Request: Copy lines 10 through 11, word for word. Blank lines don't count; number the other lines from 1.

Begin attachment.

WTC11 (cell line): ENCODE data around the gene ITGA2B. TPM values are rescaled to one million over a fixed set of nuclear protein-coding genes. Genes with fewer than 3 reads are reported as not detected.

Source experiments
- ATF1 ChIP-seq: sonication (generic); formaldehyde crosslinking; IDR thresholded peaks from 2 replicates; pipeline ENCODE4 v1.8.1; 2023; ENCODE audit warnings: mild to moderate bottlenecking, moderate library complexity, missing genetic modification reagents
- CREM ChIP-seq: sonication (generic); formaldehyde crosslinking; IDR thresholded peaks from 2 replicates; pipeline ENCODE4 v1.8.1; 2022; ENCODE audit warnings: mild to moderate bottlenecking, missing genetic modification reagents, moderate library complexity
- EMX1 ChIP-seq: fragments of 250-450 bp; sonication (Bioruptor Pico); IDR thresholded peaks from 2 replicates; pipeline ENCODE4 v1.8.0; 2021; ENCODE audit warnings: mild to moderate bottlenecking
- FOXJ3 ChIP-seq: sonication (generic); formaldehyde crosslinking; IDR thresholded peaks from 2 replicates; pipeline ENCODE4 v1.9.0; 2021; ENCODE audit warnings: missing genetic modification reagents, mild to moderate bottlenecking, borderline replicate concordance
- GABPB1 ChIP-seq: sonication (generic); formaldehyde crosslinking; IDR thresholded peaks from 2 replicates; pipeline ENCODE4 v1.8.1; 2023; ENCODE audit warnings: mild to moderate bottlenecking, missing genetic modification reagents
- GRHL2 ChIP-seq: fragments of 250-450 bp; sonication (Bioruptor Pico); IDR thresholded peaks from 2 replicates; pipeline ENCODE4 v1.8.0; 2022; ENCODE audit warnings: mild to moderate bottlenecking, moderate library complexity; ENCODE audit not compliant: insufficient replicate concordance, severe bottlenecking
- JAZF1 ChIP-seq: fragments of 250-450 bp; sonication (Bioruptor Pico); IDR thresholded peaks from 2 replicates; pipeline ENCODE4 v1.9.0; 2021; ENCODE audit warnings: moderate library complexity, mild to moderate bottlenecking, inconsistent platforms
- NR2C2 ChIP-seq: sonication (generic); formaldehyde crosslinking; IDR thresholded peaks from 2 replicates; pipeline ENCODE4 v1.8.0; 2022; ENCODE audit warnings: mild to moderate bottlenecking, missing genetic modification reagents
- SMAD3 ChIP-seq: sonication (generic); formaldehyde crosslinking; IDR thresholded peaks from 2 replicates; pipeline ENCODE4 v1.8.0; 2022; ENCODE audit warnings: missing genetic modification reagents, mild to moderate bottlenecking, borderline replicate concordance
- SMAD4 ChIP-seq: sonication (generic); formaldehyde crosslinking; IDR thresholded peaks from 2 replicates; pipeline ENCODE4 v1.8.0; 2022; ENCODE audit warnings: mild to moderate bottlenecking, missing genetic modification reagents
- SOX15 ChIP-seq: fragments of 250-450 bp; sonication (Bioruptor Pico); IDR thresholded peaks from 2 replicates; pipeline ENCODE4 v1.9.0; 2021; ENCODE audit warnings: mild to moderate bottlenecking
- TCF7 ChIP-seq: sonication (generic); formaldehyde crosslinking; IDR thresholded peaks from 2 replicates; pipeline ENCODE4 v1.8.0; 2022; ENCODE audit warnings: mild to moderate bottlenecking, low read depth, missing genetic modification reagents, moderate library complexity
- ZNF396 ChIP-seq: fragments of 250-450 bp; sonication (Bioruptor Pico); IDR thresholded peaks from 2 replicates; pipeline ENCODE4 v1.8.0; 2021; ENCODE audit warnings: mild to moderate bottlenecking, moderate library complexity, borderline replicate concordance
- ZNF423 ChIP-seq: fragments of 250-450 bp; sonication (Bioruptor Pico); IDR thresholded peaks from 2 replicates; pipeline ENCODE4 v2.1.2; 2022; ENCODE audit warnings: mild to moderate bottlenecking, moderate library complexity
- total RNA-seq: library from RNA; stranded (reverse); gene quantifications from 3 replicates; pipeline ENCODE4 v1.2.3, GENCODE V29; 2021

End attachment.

- NR2C2 ChIP-seq: sonication (generic); formaldehyde crosslinking; IDR thresholded peaks from 2 replicates; pipeline ENCODE4 v1.8.0; 2022; ENCODE audit warnings: mild to moderate bottlenecking, missing genetic modification reagents
- SMAD3 ChIP-seq: sonication (generic); formaldehyde crosslinking; IDR thresholded peaks from 2 replicates; pipeline ENCODE4 v1.8.0; 2022; ENCODE audit warnings: missing genetic modification reagents, mild to moderate bottlenecking, borderline replicate concordance